While the ratings agencies were showing some love for the Aussie dollar, they weren’t so infatuated with the US. Fitch Ratings lowered their outlook for the US from stable to negative, matching the outlook of both of the other major rating agencies. Fitch still gives the US its top AAA rating, but they cut their outlook due to “declining confidence that timely fiscal measures necessary to place US public finances on a sustainable path will be forthcoming”. Fitch just couldn’t remain the only one with a stable outlook after the congressional ‘Super Committee’ failed to agree to deficit cuts. The rating agency now places the probability of a downgrade to US public finances at greater than 50 percent. Both Moody’s and S&P haven’t adjusted their ratings after the Super Committee failure, citing the automatic $1.2 trillion in spending cuts which will be triggered. I guess the rating agencies haven’t been listening to all of the talk out of Washington regarding how congress can sidestep these automatic cuts.
The data front was fairly quiet to start the week off here in the US, with New Home Sales increasing slightly less than expected but showing a bigger MOM percentage gain after September’s numbers were revised lower. A large supply of distressed properties in the foreclosure pipeline is what is being blamed for the drop in new home sales. Today we will see more data regarding the US housing market with the release of the S&P/Case Shiller Home price index along with a reading of Consumer Confidence for November. Home prices are expected to continue to tumble but are now falling at a slower rate, and consumer confidence is expected to have risen slightly (as is evident by the crowds of shoppers last weekend). As readers know, I am not one to believe consumer confidence will remain high through the holiday season, as 9% unemployment will continue to weigh on spending.
But global investors were feeling good yesterday and started hunting for investments which can pay a bit more interest than what they are getting in US Treasuries. With the move back into higher yielding currencies, investors left the ‘safe haven’ of the Japanese yen (JPY). The Japanese yen is still considered by many investors to be a safe haven and has appreciated 4.32% this year, making it the best performing currency versus the US dollar. But data released yesterday puts a bit of a question mark on Japan’s safe haven status. Japan’s central bank (The Bank of Japan) currently has its lowest capital ratio since fiscal 1979. The ratio fell to 7.23% at the end of September after the BOJ booked 92 billion yen in losses on foreign currency assets. This is the cost of intervention, as the BOJ has been selling yen while the markets are buying.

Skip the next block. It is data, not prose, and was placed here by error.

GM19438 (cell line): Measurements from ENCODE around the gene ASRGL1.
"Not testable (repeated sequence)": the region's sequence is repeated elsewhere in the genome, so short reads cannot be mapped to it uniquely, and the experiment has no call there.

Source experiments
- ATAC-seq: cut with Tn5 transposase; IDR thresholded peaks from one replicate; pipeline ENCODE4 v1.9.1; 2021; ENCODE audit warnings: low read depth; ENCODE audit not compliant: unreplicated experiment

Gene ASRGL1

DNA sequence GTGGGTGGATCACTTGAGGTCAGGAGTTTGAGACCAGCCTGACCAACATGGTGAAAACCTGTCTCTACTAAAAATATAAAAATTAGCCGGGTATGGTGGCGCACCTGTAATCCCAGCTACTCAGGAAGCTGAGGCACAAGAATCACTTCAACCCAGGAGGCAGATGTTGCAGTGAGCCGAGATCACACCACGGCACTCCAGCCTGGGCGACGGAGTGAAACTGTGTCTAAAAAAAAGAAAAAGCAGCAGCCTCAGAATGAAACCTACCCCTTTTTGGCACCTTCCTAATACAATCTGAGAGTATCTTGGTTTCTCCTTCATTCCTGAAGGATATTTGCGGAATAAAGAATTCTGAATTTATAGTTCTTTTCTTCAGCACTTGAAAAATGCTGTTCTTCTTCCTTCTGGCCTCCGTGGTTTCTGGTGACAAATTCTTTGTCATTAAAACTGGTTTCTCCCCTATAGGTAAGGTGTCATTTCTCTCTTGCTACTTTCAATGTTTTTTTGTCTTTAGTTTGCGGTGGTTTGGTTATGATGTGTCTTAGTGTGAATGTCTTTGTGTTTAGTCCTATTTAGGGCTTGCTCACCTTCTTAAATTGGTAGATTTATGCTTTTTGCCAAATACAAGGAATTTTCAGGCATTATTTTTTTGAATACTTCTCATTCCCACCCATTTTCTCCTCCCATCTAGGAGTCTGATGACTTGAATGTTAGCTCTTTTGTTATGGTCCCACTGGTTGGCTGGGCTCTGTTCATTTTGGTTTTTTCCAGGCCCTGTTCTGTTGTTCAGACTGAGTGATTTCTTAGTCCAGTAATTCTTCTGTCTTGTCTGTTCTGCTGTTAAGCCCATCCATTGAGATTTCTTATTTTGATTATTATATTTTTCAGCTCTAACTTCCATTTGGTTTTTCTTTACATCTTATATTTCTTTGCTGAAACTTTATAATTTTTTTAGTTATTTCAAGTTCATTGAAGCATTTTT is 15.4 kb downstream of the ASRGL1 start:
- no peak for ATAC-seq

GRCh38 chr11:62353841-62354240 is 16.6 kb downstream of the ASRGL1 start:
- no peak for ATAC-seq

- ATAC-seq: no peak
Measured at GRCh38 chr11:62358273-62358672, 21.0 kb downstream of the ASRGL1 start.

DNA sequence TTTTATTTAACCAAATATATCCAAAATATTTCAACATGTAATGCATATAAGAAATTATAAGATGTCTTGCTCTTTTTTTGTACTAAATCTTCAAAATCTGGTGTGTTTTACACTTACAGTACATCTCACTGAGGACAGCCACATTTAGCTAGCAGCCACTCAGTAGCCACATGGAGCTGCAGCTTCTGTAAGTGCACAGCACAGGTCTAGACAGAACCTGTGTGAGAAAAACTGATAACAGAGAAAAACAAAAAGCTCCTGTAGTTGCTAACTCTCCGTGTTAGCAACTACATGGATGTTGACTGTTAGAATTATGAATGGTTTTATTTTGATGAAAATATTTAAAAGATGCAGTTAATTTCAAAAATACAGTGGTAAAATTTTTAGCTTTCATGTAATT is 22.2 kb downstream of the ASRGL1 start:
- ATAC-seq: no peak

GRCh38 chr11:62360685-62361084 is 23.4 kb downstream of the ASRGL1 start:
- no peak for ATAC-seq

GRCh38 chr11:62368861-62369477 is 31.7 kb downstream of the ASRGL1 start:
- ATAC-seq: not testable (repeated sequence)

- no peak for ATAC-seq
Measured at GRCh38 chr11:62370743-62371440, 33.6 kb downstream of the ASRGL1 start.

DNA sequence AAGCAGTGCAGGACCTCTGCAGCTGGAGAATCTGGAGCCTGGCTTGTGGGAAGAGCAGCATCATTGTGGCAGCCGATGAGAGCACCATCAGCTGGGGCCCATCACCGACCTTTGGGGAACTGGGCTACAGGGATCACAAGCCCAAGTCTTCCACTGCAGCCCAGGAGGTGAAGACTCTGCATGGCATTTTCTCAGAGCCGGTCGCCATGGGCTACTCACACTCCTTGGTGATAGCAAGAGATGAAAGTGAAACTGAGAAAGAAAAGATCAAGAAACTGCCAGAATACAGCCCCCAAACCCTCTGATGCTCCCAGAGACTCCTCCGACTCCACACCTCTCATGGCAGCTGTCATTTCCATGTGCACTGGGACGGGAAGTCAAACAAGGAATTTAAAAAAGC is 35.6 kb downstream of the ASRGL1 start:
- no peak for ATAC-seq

But investors have started moving out of the yen, pushing it lower versus most of the other major currencies, including the dollar. The most recent move has some analysts believing that the yen will weaken even further and the Japanese economy is continuing to stagnate. Japan’s jobless rate surged to 4.5% in October from 4.1% the previous month. That exceeded the median estimate of 4.2% and was the highest level in three months.
Then there was this… I came across a story on Bloomberg last night that jumped off the screen. The title of the article is “Secret Fed Loans Helped Banks Net $13B”. During the financial crisis of 2008 the Fed encouraged banks to borrow at below market interest rates in order to try and pump additional liquidity into the markets. Some of these banks needed the extra funding, while others simply took advantage of the ‘once in a lifetime’ opportunity to book some nice gains using the cheap money. The Fed wanted to keep the list of banks secret, but Bloomberg LP sued to get the details into the open. Here are a few paragraphs from the article:
The Federal Reserve and the big banks fought for more than two years to keep details of the largest bailout in US history a secret. Now, the rest of the world can see what it was missing.
The Fed didn’t tell anyone which banks were in trouble so deep they required a combined $1.2 trillion on Dec. 5, 2008, their single neediest day. Bankers didn’t mention that they took tens of billions of dollars in emergency loans at the same time they were assuring investors their firms were healthy. And no one calculated until now that banks reaped an estimated $13 billion of income by taking advantage of the Fed’s below-market rates, Bloomberg Markets magazine reports in its January issue.
The amount of money the central bank parceled out was surprising even to Gary H. Stern, president of the Federal Reserve Bank of Minneapolis from 1985 to 2009, who says he “wasn’t aware of the magnitude.” It dwarfed the Treasury Department’s better-known $700 billion Troubled Asset Relief Program, or TARP. Add up guarantees and lending limits, and the Fed had committed $7.77 trillion as of March 2009 to rescuing the financial system, more than half the value of everything produced in the US that year.
“TARP at least had some strings attached,” says Brad Miller, a North Carolina Democrat on the House Financial Services Committee, referring to the program’s executive-pay ceiling. “With the Fed programs, there was nothing.”
To recap… The feel good story of a new fiscal union in Europe continued to rally the euro, and caused global investors to regain some confidence. Chuck shared his views on the Black Friday shoppers and what he sees as a good supply/demand curve for precious metals. The commodity currencies are the big winners over the past two days, gaining back some of the losses they took last week. The Japanese yen got sold as investors exited safe havens, and a higher-than-expected unemployment rate in Japan didn’t help. And finally, Bloomberg has dug into all of the money the Fed offered up to the major banks, and the results of their investigative work are pretty interesting.